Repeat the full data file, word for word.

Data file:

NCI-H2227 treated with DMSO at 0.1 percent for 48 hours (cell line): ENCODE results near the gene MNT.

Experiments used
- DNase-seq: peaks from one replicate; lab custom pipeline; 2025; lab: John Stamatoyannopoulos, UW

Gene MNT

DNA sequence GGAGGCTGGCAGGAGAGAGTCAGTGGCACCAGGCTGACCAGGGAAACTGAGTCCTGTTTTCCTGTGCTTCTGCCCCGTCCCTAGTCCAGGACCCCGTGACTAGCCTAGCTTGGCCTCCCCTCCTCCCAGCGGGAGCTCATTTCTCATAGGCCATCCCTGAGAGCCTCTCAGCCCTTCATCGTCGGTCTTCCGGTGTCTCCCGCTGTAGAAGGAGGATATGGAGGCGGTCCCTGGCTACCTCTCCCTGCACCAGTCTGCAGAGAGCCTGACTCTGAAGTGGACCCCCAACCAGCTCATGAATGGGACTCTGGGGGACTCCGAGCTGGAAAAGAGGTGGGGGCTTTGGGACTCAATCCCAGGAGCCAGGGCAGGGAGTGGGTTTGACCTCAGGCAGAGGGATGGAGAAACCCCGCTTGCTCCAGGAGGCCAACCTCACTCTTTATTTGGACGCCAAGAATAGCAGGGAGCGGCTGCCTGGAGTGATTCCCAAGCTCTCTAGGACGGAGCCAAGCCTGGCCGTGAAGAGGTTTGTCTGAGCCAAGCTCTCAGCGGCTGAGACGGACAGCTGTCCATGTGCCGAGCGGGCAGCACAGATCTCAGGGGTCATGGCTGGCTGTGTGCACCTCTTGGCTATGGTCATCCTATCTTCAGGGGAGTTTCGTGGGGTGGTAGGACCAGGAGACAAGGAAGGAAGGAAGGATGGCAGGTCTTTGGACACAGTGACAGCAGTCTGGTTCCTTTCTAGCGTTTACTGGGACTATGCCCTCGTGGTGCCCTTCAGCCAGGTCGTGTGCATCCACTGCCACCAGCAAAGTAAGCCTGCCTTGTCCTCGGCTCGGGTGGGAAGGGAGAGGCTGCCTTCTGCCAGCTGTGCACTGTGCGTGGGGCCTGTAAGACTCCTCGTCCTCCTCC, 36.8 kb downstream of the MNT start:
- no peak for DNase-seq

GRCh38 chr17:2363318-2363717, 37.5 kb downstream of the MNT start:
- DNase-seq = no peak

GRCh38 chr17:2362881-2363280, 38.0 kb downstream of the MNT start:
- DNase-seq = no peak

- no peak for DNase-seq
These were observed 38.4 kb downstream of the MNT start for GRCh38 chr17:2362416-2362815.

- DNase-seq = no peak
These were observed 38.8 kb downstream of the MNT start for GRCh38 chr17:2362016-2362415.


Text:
NCI-H2227 treated with DMSO at 0.1 percent for 48 hours (cell line): ENCODE results near the gene MNT.

Experiments used
- DNase-seq: peaks from one replicate; lab custom pipeline; 2025; lab: John Stamatoyannopoulos, UW

Gene MNT

DNA sequence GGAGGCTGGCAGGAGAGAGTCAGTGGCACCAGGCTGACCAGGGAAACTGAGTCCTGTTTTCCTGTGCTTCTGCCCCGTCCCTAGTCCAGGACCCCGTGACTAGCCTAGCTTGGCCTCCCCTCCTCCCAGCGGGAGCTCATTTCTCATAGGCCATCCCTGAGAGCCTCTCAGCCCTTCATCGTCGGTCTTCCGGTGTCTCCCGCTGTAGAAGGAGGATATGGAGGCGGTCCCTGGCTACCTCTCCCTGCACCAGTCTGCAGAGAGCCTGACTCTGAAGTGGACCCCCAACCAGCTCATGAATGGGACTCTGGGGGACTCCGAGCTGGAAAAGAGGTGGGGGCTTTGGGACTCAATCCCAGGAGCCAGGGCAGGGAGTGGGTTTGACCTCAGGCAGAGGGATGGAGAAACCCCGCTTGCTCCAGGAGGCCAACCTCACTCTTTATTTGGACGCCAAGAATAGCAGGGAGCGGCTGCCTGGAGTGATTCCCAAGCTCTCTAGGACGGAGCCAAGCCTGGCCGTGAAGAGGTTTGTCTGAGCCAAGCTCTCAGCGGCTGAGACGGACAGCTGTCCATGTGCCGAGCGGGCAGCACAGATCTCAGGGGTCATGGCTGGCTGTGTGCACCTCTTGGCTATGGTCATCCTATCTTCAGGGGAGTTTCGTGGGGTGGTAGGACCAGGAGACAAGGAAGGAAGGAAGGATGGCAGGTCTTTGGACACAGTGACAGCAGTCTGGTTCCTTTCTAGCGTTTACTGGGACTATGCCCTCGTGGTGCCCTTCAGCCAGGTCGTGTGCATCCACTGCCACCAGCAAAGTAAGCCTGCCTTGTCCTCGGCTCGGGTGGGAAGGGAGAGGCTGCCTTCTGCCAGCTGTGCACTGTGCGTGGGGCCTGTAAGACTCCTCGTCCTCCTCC, 36.8 kb downstream of the MNT start:
- no peak for DNase-seq

GRCh38 chr17:2363318-2363717, 37.5 kb downstream of the MNT start:
- DNase-seq = no peak

GRCh38 chr17:2362881-2363280, 38.0 kb downstream of the MNT start:
- DNase-seq = no peak

- no peak for DNase-seq
These were observed 38.4 kb downstream of the MNT start for GRCh38 chr17:2362416-2362815.

- DNase-seq = no peak
These were observed 38.8 kb downstream of the MNT start for GRCh38 chr17:2362016-2362415.